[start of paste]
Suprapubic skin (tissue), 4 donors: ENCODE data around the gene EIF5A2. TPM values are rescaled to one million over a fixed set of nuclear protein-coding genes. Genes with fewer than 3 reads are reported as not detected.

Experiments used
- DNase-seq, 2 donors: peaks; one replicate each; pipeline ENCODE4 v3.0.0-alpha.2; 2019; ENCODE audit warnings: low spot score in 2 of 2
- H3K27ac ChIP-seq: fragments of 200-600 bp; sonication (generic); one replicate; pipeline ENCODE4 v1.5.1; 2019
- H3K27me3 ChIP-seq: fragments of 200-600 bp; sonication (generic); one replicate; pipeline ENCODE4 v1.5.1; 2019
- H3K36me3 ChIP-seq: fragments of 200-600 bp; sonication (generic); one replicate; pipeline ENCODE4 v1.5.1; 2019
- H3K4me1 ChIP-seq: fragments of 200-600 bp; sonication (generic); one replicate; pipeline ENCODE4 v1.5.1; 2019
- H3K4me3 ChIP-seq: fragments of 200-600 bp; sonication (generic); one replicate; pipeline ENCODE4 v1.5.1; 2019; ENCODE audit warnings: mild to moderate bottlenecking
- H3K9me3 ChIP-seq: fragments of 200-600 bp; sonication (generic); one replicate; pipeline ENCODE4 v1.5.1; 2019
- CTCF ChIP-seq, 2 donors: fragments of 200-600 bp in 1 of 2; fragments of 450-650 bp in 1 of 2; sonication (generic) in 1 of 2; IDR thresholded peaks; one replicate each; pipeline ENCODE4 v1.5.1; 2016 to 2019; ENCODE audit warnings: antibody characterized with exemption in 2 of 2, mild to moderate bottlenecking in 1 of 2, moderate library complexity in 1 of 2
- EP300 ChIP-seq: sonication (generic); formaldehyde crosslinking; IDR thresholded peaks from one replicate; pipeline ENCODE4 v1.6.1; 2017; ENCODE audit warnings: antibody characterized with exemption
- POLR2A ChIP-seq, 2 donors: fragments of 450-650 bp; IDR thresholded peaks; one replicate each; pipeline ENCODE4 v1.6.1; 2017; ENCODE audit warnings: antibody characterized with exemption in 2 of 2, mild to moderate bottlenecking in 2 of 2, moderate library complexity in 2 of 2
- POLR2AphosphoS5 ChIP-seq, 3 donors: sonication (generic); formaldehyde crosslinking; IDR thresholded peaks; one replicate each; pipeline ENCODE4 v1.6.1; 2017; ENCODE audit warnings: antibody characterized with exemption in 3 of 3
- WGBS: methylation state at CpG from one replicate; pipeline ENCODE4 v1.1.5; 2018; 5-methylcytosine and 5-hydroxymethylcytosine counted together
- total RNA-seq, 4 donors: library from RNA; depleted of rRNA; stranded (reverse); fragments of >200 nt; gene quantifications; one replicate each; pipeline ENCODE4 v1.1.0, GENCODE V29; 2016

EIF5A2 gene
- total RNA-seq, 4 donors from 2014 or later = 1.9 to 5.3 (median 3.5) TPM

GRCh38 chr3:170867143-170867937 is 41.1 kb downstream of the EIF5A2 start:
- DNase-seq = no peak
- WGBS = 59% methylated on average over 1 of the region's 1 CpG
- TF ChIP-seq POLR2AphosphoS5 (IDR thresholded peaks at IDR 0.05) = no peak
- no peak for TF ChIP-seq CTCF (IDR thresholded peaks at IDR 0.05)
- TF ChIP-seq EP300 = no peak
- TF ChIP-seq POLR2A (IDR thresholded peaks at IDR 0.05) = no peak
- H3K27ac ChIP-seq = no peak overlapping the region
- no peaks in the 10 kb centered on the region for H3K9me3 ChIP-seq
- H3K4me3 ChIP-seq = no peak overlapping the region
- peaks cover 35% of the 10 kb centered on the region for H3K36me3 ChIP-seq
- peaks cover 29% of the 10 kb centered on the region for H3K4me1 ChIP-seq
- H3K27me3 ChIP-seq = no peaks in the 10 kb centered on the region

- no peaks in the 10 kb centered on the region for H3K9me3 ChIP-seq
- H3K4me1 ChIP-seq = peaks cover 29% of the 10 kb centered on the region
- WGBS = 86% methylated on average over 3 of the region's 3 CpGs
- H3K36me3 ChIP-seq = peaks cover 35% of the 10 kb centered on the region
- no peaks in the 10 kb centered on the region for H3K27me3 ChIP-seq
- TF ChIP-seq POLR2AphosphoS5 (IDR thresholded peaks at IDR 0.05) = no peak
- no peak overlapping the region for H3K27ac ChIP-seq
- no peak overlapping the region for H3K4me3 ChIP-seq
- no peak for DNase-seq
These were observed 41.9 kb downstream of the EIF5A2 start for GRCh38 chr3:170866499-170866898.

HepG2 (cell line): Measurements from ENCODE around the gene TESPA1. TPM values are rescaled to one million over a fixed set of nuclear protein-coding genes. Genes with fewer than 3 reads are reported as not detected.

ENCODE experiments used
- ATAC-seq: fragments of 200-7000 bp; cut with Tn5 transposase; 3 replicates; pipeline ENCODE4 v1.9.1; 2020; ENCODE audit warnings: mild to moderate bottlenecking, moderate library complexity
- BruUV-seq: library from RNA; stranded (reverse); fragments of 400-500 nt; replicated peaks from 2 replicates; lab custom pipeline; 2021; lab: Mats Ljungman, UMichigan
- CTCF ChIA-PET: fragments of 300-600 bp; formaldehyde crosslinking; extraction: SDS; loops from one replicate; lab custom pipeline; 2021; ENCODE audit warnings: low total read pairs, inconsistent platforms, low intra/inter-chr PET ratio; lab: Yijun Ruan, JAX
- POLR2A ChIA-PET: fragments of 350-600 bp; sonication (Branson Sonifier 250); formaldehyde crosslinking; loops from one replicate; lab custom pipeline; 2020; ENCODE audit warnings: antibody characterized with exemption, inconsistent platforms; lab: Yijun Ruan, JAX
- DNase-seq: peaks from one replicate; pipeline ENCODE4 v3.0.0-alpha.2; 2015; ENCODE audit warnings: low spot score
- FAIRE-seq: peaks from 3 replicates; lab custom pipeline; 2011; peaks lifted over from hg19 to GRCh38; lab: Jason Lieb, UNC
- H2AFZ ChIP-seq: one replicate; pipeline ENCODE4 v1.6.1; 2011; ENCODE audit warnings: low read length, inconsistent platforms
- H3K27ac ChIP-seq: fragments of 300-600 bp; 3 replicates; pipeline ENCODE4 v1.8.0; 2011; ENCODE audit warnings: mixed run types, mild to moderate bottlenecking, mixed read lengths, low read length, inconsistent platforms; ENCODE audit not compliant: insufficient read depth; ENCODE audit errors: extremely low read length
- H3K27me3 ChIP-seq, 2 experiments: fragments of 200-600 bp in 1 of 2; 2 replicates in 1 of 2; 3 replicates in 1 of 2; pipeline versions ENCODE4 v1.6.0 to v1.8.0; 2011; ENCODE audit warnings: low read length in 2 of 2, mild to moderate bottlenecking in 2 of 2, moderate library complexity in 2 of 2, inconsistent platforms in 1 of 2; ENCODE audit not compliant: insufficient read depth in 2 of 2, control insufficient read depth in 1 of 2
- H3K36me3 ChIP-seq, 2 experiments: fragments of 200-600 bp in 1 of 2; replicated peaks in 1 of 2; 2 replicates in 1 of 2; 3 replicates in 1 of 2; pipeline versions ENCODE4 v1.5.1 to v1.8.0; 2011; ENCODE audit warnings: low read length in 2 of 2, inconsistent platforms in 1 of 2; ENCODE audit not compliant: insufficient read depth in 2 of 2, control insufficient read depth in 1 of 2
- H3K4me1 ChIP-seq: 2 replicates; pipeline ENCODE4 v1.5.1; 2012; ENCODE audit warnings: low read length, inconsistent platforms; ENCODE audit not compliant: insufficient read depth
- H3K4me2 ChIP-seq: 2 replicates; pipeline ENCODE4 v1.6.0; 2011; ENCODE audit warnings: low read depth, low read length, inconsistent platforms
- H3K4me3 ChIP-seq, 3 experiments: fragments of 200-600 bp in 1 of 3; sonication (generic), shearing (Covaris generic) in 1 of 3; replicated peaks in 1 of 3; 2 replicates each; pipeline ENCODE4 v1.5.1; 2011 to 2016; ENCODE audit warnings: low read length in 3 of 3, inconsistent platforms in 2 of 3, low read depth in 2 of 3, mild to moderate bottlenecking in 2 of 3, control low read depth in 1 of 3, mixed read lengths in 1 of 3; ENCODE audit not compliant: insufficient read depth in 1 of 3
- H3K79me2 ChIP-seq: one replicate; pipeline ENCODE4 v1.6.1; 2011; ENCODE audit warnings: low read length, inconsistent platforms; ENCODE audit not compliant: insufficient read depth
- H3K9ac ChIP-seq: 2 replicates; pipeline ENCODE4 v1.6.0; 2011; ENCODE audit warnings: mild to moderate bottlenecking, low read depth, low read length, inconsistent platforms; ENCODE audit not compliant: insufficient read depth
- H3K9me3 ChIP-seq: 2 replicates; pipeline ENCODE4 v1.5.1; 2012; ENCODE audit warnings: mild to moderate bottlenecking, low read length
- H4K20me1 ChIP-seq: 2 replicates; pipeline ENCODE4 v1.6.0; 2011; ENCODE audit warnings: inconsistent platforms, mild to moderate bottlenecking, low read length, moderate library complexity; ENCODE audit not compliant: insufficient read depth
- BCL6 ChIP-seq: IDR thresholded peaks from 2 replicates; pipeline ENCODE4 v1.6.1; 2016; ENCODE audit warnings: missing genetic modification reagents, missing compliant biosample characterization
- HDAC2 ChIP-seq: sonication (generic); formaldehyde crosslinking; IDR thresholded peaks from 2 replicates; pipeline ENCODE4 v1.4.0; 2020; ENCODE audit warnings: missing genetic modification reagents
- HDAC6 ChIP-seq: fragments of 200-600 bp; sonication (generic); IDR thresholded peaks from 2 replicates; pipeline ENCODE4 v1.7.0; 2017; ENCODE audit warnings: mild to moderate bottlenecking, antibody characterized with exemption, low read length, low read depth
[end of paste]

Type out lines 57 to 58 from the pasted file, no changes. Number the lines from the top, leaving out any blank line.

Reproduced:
- H3K9ac ChIP-seq: 2 replicates; pipeline ENCODE4 v1.6.0; 2011; ENCODE audit warnings: mild to moderate bottlenecking, low read depth, low read length, inconsistent platforms; ENCODE audit not compliant: insufficient read depth
- H3K9me3 ChIP-seq: 2 replicates; pipeline ENCODE4 v1.5.1; 2012; ENCODE audit warnings: mild to moderate bottlenecking, low read length